You should therefore take extreme precautions around this honey – do not consume it every day as you are unsure of its properties. Definitely do not add it into any hot / warm substance as it could have a lot of unripe honey it could increase pitta.
Why honey should not be heated:
The other reason honey would not be added into any warm / hot food according to Ayurveda is also very practical. The honey bee itself makes honey by sipping nectar from different kinds of flowers. This is then combined along with its saliva and brought to the comb where it is mixed with the saliva plus nectar of thousands of other bees. So even when we consume honey from one source of insects, this is itself a combination or a blend from thousands of other insects.
Do not heat honey or add it to warm liquids like tea
When honey is heated or added to a hot liquid / solid, the blended honey can break down to its individual components and we could be consuming nectar from unsuitable flowers which will be poisonous to the body. This is why we never add honey to tea or warm water or use it as part of the basting when we bake or grill vegetables / meat. It is not healthy and can be harmful.
Honey and Lemon in the Hindu religion:
Panchamritam offering to Lord Muruga – picture credit https://www.flickr.com/photos/mynameisharsha/
Panchamritam is a neivedyam / prasadam offered to Lord Ayyappa & Lord Muruga and is sometimes used as part of the abhishekam for the Goddess. Panchamritam is a fresh offering and is never cooked – its primary base is honey into which other kinds of sugar, ghee and fruits are mixed in.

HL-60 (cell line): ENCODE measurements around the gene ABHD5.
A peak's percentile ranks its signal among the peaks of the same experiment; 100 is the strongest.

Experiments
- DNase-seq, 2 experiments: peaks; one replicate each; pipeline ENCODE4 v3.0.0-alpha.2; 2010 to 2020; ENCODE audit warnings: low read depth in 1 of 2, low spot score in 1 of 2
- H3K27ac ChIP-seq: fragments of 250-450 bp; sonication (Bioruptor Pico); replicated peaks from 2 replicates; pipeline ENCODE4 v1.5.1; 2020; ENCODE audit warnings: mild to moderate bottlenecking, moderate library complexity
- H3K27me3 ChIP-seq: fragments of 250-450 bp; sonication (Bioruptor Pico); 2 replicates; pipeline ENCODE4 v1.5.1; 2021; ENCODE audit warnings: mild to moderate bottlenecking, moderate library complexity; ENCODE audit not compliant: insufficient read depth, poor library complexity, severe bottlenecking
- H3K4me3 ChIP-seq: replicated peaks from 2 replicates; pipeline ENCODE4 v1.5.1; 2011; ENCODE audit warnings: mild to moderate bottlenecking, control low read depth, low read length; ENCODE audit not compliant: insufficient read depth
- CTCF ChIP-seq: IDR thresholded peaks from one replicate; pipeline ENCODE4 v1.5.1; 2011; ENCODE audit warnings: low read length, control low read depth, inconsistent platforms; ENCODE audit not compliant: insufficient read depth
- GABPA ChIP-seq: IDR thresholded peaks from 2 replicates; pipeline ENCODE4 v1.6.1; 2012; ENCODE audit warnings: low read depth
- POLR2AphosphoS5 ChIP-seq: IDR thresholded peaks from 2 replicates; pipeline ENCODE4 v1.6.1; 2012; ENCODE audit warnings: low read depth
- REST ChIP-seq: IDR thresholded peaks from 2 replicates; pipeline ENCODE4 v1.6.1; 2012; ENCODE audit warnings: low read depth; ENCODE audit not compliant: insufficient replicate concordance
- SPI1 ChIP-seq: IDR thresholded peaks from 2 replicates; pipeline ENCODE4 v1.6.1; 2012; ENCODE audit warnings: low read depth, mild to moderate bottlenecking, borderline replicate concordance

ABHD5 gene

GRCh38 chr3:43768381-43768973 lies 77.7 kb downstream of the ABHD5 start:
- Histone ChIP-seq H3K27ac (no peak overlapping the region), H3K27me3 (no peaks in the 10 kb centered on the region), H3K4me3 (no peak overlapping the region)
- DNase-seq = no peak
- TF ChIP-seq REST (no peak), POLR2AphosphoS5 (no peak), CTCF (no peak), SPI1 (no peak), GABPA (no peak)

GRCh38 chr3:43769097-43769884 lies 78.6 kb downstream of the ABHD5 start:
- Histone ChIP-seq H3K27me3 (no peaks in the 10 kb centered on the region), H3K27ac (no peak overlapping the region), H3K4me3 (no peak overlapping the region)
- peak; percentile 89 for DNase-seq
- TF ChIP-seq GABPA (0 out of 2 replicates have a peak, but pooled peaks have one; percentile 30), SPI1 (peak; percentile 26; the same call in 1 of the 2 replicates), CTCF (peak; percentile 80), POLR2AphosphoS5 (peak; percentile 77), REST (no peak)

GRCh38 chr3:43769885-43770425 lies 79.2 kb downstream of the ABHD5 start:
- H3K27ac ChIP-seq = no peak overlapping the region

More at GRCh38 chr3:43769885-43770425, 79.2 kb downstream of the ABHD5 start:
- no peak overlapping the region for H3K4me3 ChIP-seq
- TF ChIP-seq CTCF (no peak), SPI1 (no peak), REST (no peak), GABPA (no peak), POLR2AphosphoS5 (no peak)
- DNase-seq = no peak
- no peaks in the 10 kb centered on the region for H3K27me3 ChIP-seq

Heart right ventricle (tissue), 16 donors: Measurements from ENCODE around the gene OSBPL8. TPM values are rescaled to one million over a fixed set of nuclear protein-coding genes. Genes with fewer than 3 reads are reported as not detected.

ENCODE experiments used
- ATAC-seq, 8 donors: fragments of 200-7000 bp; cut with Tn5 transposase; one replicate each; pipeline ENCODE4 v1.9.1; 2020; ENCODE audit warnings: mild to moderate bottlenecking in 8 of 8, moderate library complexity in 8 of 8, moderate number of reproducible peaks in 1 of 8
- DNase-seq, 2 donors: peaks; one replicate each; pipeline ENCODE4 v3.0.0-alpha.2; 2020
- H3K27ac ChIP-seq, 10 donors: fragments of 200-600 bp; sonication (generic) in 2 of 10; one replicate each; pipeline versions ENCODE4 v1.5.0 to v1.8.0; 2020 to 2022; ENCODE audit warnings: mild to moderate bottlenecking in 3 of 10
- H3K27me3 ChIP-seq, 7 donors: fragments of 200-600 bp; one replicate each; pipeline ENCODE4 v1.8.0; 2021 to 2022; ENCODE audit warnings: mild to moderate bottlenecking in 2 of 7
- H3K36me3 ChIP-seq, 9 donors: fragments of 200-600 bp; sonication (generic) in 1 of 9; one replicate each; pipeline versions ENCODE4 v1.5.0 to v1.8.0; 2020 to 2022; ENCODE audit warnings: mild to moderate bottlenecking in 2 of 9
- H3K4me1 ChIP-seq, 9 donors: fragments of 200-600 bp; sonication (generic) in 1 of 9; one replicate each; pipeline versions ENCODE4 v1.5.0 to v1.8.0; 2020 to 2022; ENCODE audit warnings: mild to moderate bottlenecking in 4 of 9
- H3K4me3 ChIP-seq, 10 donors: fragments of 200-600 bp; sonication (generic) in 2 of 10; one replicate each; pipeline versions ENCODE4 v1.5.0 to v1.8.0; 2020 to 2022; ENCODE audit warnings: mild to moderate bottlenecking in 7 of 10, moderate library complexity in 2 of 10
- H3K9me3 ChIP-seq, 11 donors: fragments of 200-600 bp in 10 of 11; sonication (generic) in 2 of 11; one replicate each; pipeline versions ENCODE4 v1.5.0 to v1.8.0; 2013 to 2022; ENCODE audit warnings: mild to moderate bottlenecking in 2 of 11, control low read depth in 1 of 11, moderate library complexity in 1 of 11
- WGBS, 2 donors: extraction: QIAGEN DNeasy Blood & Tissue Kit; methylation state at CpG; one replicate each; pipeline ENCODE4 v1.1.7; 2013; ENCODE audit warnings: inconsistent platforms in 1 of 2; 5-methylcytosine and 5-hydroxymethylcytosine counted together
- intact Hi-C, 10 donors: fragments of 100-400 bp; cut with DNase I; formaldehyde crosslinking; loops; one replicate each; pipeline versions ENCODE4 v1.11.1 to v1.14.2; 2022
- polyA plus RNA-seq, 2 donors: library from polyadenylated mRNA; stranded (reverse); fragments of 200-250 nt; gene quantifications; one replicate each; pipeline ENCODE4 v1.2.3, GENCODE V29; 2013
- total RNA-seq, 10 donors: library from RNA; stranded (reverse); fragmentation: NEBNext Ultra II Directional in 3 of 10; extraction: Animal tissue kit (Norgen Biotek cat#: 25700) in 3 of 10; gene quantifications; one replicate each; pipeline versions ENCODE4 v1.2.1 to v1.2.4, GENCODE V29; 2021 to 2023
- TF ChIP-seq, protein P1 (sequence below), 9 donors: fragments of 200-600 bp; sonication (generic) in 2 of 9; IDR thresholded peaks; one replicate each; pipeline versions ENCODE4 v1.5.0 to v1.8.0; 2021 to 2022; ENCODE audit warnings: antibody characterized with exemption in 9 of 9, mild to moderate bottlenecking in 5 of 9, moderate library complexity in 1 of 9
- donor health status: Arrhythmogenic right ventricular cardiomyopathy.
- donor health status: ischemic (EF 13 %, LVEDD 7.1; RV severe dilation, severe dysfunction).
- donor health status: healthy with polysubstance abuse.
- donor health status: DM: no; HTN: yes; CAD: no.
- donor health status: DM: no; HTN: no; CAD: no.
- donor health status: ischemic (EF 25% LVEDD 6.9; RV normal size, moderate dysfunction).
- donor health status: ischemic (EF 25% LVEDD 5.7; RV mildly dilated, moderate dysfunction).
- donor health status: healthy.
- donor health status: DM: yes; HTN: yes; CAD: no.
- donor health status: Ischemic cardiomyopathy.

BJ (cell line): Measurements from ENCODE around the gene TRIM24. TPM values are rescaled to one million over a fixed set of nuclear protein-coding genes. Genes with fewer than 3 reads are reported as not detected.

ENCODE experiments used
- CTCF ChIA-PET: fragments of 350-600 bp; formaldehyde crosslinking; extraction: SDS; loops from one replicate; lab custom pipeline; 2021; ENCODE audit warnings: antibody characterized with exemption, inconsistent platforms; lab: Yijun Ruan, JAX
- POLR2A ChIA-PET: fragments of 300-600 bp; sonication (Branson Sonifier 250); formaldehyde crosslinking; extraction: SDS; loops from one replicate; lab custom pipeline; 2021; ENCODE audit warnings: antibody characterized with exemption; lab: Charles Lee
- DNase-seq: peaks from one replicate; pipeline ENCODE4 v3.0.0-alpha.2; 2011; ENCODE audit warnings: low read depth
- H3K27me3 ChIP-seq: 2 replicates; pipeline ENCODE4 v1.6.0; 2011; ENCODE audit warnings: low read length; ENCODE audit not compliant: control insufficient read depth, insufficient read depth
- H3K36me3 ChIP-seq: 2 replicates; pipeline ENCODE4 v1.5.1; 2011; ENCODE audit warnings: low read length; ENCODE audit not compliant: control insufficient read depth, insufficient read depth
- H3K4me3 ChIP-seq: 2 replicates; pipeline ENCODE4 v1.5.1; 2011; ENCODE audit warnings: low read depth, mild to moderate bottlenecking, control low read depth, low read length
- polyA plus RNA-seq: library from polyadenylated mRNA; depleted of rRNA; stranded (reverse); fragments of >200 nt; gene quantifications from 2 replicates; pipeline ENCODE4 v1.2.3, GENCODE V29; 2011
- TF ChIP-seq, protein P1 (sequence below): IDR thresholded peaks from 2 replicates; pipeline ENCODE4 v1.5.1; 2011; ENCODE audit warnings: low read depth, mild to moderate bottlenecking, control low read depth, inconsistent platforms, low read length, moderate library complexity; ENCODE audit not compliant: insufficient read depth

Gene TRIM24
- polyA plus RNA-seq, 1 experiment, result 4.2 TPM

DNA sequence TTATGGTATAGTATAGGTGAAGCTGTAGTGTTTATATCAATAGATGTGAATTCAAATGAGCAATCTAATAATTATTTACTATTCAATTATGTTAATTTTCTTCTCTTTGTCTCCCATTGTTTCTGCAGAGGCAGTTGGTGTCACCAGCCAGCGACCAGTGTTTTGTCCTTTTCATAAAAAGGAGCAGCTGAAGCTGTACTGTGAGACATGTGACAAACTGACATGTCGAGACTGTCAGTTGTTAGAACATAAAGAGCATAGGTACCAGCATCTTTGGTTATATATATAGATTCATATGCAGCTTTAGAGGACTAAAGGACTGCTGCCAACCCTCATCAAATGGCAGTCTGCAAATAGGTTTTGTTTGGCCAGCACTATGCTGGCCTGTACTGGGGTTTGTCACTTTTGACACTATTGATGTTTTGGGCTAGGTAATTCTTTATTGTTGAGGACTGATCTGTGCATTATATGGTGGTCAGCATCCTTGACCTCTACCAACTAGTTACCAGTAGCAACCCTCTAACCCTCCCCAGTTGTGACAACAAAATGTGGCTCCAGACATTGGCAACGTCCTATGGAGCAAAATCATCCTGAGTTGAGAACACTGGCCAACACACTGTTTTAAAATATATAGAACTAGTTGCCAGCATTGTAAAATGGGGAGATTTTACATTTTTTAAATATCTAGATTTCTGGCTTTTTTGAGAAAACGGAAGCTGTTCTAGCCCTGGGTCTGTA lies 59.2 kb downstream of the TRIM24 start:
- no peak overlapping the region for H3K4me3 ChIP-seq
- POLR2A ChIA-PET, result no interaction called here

Lemon and Chilli offering to the Shakti – picture credit – https://www.flickr.com/photos/meanestindian
All sour foods are considered high in Pitta. The Lemon is usually offered to the Mother Goddess as it is a symbol of her creative energy which is expressed as heat. The power of manifesting form from the formless is attributed to the Devi, and this process increases heat around the Devi. As a symbol of this heat, the lemon is offered to the Devi in the form of a garland or is stuck on her Trishul.
Why Krya does not recommend drinking hot water, lemon and honey in the morning:
If you are starting your day with a mixture of warm / hot water, honey and lemon, you are drinking a very unstable, potentially poisonous drink which is very high in pitta. This can increase your acid reflux and unsettle your doshas severely. It will also corrode the enamel of your teeth making your teeth sensitive to cold and sour foods. And yes, it will also speed up hair loss and balding. It will not help you with sustainable, healthy weight loss either.
If you are looking to help your elimination process, then plain warm water is very helpful after you have brushed your teeth. Ayurveda frowns upon eating or drinking anything before cleaning the oral cavity. If plain warm water is not exciting, you can boil your water with a single cardamom pod and then filter and drink it.
As with any other important quest, in the quest for health, well being or healthy hair and skin for health and well being, shortcuts do not exist. The next time someone tells you to skip the yoga / walk and drink hot water and lemon instead, show them this post. And keep walking.
A wonderful, real Friday to you – from us at Krya.